Let begin to try to restore this missing balance by supplying two midrashim to illustrate the obvious truth that following one’s moral instincts alone will run grossly afoul of G-d’s expressed will and ultimately will lead to a deep betrayal of one’s self. The first is put below in the blockquote:
[קהלת רבה (וילנא) פרשה ז
Don’t be too self-righteous and don’t be overly wise! (Koheles) “Don’t be more righteous than your Creator” refers to Saul, as it states: “Saul came to the city of Amalek and made a dispute in the brook.” Rav Bina’ah says: he made the following dispute with the Holy One: “Master of the World! Shmuel instructed me to smite the Amalekites and destroy all their property. But if the men sinned, what sin did the women, commit? What sin did the children commit? What sin did the animals commit? To this a Divine echo rang out: “do not be more righteous than your Creator!
Rabanan say Saul made a dispute over the laws of Eglah Arufah. He said before Him, “Master of the World! This one kills and this one gets its neck chopped for atonement?! To this a Divine echo rang out and said “Do not be too righteous!”
Reish Lokish said: All who exercise mercy on the cruel will end up being cruel instead of the merciful. How do we know this? From Saul, for it says here that Saul and the nation had mercy on the seed of Amalek yet he wiped out Nov the city of Kohanim and had no mercy. (Koheles Rabba Parsha 7:15)
Another example of a similar theme can be found in Bamidbar Rabba Parshas Pinchas section 21. My desire to keep this review as brief as possible prevents me from translating the entire excerpt.
We continue with Rabbi Hefter’s essay:
There is a delicate dance between mind and heart which occurs in the consciousness of the posek, the halakhic authority. In this particular case the dynamic is actually conscious – and that is what makes this characterization of the process so unique – but it may be unconscious as well. The posek begins with the refined intuition and moves from there to the formal legal analysis which he consciously or unconsciously bends to conform to his intuition. It is crucial to note that this intuition is universal and is consistent with the biblical tradition of Avraham arguing with God and the common sense ascribed to the nations cited above.
At the risk of sounding redundant, note that the author never brings an instance where a posek is compelled to rule according to the Torah of the Mind, and the Torah of the Heart considerations regrettably need to be overruled.
The impression given by this entire essay is that such a thing never needs to happen.
Perhaps one can argue that the examples of such overruling of the Heart by posekim are so numerous in the classic literature that actual examples hardly need to be listed. But if the author wants to present himself as an honest broker between the divide and have his guidelines to be useful across the spectrum, I’m afraid he needs to demonstrate a willingness to concede that in Orthodox Judaism, the Torah of the Heart doesn’t always win the day.
Rabbi Hefter writes:
The Rashba provides three conditions in order to disregard the Torah law.
- Serious consideration; this is an introspective process.
- Deliberation; one individual alone cannot make such a determination. Humility requires listening to others.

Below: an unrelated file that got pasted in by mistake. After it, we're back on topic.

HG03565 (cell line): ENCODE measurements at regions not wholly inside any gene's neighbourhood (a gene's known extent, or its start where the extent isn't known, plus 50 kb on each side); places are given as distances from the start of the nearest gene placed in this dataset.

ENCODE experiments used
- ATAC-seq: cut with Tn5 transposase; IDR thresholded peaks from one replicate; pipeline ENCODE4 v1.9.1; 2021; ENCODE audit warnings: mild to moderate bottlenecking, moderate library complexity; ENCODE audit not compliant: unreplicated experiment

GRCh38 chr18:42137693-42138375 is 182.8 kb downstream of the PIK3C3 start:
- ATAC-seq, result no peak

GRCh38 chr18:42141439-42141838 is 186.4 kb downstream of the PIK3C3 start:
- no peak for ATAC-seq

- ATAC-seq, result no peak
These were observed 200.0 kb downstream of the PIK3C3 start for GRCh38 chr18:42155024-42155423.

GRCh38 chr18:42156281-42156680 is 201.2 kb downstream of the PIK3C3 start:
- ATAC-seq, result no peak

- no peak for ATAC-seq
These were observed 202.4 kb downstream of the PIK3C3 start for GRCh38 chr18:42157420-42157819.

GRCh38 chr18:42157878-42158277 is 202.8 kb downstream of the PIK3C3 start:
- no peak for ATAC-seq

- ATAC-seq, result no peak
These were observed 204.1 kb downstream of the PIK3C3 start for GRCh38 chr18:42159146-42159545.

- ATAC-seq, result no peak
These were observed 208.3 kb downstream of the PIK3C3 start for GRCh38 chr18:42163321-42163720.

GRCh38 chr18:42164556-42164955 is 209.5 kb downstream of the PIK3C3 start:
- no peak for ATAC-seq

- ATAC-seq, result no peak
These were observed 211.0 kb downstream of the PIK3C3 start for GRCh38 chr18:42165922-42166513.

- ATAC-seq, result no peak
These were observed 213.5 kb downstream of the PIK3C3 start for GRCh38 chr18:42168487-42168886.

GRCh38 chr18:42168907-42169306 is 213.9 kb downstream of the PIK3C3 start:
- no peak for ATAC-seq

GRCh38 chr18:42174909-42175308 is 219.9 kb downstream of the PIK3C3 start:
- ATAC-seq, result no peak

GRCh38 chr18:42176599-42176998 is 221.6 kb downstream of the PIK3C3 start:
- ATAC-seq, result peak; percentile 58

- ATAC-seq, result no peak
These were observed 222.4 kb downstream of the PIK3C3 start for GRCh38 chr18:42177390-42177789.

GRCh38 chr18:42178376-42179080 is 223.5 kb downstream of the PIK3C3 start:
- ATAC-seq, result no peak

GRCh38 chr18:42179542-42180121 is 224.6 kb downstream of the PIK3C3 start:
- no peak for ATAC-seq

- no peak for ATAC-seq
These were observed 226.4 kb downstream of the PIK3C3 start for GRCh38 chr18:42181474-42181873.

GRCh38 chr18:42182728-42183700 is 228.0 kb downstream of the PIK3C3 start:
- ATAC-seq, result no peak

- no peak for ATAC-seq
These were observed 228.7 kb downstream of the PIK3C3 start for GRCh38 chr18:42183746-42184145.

- Purity of motivations.
Upon the basis of these principles the Torah of the Heart and the Torah of the Mind are brought into conversation with each other.
I’m gratified the author included this last condition of the Rashba. We will revisit the principle of purity of motivations when we come to the punch-line of this entire essay — which is to use the authority invested in the “Torah of the Heart” to justify ordaining women.
V. Important to note…
We have presented a number of different instances where intuition, common sense, or moral conviction, which I called the Torah of the Heart, manipulates and at times contradicts outright the objective halakhic principles of the Torah of the Mind.
Here, Rabbi Hefter openly admits that his survey of the literature is biased and skewed sharply in favor of the Torah of the Heart!
Again, balance is called for.
Readers of Rabbi Hefter’s essay should be reminded that there are in fact instances of the reverse direction, where intuition, common sense, and moral conviction were forced into submission by abject obedience to the revealed word of G-d. Such an instance is actually one of the central motif;s of the upcoming High Holidays — the Binding of Isaac, the Akeidah.
Both the actions of Avraham Avinu and the view of the Rambam were invoked throughout this essay, so I think it would be appropriate to invoke them again.
Biblical scholars have routinely compared and contrasted Avraham’s reaction of challenge and probing to the news that G-d is going to destroy Sedom with his reaction of silent obedience and even alacrity in carrying out the unthinkable command to offer his own beloved, long-awaited, righteous son on the altar to G-d.
Without exploring the classic distinctions made in the literature to explain this contrast, we should recognize that this command to bind Yitzchak went against common sense, intuition, and moral conviction — ALL the elements of the Torah of the Heart as defined by the author combined!
Yet Avraham was silent and obeyed regardless.
Let us look to what the Rambam teaches in his Guide to the Perplexed as to the two fundamental take-away messages of the Akeidah. The first is pasted inside the blockquote below: